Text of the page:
“A resounding success. We have had open, honest, and frank discussions, making this year’s session most fruitful.” So were the words of the President of the World Bank/IMF Group Board of Governors. I picked up a rumor that the Prime Minister will be addressing the plenary session this morning and made my way to the grand hall. It seems I am early but just in time for the closing remarks. The intense elation of a job well done is definitely today’s feeling of the day…at least amongst the Secretariat.
After yesterday’s uncertainty regarding the youth presence at these meetings, I took it upon myself to ask a few of them the same questions I asked passersby in Taksim Square two days ago. I was right to think these young people would be rather well-versed in the activities of the World Bank.
I sit down with an eclectic group, and the conversation flows between English and Turkish. One support staff, a 23-year-old MA recipient tells me, “The World Bank has enabled many developing countries to mobilize the necessary resources to undertake projects that are crucial for their economic as well as social development. The Bank has also provided the international community with new tools, methods and perceptions on international development and poverty eradication. However, I think the World Bank needs to reconsider some of its methodologies in light of the recent economic downturn. Given the resources and capacity of the Bank, it has a lot of potential to have a considerable and positive impact on international development as long as accountability, inclusiveness and fairness become/remain the norms for governance.”
How will these remain the norms of governance? I ask. An 18-year-old information desk assistant tells me sweetly and succinctly, “Through pressure from civil society, from the media, from us.”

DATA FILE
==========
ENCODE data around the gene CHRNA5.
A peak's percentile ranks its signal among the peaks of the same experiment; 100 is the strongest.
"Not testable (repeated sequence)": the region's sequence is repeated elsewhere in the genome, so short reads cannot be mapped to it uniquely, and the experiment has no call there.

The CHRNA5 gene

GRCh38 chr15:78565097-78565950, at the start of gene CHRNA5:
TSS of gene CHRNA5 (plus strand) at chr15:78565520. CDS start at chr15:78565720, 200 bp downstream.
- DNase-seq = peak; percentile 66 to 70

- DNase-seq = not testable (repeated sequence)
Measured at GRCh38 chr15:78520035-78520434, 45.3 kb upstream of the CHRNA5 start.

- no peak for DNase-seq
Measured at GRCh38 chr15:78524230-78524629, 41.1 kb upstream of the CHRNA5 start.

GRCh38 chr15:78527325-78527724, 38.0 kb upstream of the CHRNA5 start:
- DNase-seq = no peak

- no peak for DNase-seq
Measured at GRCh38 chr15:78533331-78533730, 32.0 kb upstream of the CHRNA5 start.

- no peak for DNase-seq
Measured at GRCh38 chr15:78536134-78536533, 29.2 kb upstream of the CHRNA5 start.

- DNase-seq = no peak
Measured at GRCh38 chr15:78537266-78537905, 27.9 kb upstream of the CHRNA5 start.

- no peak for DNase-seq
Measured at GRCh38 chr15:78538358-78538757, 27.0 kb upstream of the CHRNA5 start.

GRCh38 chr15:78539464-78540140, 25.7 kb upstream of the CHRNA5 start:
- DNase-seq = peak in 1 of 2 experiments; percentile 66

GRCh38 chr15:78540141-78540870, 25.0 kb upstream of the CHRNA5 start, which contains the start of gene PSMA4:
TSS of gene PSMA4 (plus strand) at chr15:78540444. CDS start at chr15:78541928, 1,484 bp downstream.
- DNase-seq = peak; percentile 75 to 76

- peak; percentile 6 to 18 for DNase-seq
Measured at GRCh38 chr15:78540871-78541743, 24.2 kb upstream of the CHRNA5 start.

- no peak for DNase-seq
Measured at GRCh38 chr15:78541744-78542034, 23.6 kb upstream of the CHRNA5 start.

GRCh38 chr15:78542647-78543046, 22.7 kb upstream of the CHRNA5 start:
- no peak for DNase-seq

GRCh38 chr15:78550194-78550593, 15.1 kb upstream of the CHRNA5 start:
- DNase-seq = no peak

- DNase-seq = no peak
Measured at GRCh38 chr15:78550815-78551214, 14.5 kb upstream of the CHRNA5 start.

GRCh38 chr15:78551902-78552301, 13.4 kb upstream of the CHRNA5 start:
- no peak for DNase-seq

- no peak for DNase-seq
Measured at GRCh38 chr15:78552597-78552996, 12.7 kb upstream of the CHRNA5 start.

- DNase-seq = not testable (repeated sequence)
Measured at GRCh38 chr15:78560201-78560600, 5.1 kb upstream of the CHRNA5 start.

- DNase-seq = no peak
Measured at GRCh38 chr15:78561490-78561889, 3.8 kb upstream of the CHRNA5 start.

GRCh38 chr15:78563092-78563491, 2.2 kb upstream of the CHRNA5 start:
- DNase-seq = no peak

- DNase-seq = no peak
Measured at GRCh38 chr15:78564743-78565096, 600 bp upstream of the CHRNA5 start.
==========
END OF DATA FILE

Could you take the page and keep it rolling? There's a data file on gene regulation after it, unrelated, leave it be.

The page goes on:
This is getting interesting, I think. Let’s see where this will go. Ok, I ask, when you look at the world economic outlook, are you hopeful or pessimistic?
One of the quieter participants chimes in. “All the money is in the hands of the wealthy, and these institutions only further the interests of the wealthy.” But there is immediate disagreement from the others. “Get out of 1970,” begins a 21-year-old pony-tailed IT assistant, “It’s obvious that the current global economic system has fundamental flaws not least of which is a bias towards developed countries in terms of the flow of resources. Still, I prefer to be optimistic and I believe discussing such issues openly in platforms such as this can help the international community come up with better, fairly aligned frameworks.”
I check my email and see that I’ve just received a response from a 24-year-old friend to whom I’ve asked what economic development means for him.
His email is laced with his international development experience. “Economic development refers to economic progress measured by a couple of indicators including GDP and GDP per capita. It is very limited when considered singlehandedly as it is not human-centered. Although concepts including pro-poor growth have recently become rather popular and stripped economic development from its much criticized aggregated focus, a multi-disciplinary approach is required to govern and gauge development as social and political development goes hand in hand with economic development. If either chain breaks apart, it will eventually fail the other two.”
While there may be some hesitation in some camps, I think it’s safe to say the momentum is in the direction of the positive. Maybe not as strongly as the closing remarks of the Secretariat, but at least people seem to be on the same page.